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Statement – Angiolini Inquiry Part 1

The Victims’ Commissioner for England and Wales, Baroness Newlove, welcomes Dame Elish Angiolini’s report on Part One of her inquiry into the offending of Wayne Couzens.

The Victims’ Commissioner for England and Wales, Baroness Newlove, said:
On Sunday it will be 3 years since Couzens brutally murdered Sarah Everard. I extend my deepest sympathies to her family. I commend their determination that this inquiry leads to a wholesale cultural change in policing. Indeed, upon reading the inquiry report, it is clear that nothing short of radical transformation is needed.

The report outlines a catalogue of red flags which were overlooked during the vetting procedure, both in terms of Couzens’ previous criminal offending and his career progression in policing. Failure to pick these up gave him the opportunity to exploit his role as an officer to murder Sarah. As her family have said, in response to the report, ‘Sarah died because he was a police officer’. Without question he should never have been afforded that opportunity. He should not have passed vetting.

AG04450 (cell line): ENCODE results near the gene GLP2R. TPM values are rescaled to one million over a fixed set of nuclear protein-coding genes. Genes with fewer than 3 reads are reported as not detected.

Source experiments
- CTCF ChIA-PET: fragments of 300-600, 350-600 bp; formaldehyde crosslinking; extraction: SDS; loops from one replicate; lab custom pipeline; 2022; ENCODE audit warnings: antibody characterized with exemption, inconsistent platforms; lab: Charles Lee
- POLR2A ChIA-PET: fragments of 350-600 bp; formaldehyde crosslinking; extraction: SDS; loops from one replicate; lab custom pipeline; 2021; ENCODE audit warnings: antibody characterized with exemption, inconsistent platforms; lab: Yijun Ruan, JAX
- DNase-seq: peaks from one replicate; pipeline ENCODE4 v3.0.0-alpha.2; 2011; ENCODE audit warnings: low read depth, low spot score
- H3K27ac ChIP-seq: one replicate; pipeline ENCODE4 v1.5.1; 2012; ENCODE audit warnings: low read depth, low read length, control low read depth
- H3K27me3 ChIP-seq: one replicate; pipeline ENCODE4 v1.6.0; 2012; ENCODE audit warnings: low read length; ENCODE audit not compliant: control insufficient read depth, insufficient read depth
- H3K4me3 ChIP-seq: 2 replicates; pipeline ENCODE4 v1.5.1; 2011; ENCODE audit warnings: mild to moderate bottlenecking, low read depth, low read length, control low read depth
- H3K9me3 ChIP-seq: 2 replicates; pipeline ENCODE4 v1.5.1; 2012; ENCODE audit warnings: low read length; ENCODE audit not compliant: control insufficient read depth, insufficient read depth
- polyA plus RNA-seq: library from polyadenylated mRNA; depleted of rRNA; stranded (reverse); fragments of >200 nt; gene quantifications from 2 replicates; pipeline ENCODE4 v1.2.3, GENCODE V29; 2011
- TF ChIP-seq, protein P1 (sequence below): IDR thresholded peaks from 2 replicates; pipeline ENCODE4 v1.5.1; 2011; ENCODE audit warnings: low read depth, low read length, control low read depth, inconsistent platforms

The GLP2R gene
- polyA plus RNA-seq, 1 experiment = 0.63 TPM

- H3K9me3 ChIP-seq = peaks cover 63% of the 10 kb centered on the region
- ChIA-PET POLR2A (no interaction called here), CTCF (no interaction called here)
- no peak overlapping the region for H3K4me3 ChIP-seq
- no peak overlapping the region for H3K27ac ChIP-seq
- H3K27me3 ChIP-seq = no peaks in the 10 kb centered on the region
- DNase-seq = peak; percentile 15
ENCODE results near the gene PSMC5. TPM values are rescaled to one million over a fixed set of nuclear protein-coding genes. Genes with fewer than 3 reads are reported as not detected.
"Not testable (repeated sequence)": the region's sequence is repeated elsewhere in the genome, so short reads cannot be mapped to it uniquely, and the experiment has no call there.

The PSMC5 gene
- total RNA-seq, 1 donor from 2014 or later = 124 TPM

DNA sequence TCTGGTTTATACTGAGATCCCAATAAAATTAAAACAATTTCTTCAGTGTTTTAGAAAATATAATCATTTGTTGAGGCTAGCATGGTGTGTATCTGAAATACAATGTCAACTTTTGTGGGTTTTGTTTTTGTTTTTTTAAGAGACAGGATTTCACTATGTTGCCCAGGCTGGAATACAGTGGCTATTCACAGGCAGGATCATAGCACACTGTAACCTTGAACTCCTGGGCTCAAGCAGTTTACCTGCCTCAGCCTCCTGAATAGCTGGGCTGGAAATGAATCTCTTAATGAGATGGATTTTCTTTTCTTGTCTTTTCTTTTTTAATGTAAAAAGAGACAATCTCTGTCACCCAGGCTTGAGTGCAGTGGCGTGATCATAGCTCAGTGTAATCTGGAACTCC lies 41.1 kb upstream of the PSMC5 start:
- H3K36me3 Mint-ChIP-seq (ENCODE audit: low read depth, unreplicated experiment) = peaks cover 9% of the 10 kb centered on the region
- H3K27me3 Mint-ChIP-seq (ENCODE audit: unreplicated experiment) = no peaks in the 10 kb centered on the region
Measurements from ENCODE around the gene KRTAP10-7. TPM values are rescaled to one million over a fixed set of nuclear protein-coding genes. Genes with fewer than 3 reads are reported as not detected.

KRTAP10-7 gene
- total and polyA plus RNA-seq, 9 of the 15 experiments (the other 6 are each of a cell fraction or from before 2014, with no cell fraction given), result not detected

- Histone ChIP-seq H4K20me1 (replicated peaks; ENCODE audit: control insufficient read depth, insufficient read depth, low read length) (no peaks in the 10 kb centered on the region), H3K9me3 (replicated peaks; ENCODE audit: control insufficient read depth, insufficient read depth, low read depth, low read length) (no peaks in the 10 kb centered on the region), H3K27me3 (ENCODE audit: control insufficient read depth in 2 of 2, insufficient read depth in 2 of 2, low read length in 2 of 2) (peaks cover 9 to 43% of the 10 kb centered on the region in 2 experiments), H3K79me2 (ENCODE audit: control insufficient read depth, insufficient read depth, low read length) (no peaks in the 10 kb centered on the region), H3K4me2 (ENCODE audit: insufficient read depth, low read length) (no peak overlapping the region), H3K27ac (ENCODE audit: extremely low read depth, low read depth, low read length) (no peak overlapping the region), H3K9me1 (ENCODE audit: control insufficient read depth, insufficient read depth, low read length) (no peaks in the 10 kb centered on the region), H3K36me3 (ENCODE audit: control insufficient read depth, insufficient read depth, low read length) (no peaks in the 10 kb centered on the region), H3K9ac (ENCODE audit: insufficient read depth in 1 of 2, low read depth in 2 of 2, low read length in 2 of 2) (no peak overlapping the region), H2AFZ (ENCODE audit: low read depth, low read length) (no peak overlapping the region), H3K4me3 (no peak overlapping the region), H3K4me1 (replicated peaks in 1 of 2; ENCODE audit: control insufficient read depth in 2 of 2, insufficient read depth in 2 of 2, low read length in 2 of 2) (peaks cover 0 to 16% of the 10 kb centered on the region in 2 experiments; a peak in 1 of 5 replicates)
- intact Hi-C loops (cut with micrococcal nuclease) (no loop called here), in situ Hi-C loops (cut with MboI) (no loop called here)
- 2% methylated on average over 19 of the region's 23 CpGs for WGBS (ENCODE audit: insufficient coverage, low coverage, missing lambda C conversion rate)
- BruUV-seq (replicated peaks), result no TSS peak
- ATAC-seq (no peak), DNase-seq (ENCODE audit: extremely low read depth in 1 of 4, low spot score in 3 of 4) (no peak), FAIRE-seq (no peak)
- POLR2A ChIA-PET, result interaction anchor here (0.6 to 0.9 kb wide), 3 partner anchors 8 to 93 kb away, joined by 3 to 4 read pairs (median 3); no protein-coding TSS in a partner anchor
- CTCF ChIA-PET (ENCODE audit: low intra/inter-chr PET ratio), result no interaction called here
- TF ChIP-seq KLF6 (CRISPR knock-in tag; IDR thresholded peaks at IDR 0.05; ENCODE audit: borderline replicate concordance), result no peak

Couzens failed vetting on at least 2 occasions and yet was allowed to become a voluntary officer, progressing to the equivalent rank of sergeant before going on to become an armed officer.
His sexual offending was reported but not investigated. Sadly, that is not unusual. It starkly demonstrates how indecent exposure is often minimised and how these offences are not properly investigated. It also shows the danger of characterising the offending as ‘minor’, despite known risks of escalation.

His colleagues evidenced his misogynistic attitudes towards women, which included sharing extreme porn and cyber-flashing. Yet despite this he remained in post. This points to a culture which, at best, ignores those who hold problematic views and, at worst, allows those views to flourish unchecked.

The above failings and many of the recommendations in the report are not new. They have been highlighted on many previous occasions.I hope this report brings about real change in the investigation of sexual offences, in vetting procedures and importantly in policing culture.

The time has come for police leaders to demonstrate zero tolerance. To stamp on unacceptable behaviours and attitudes, and to hold officers accountable for criminal behaviour.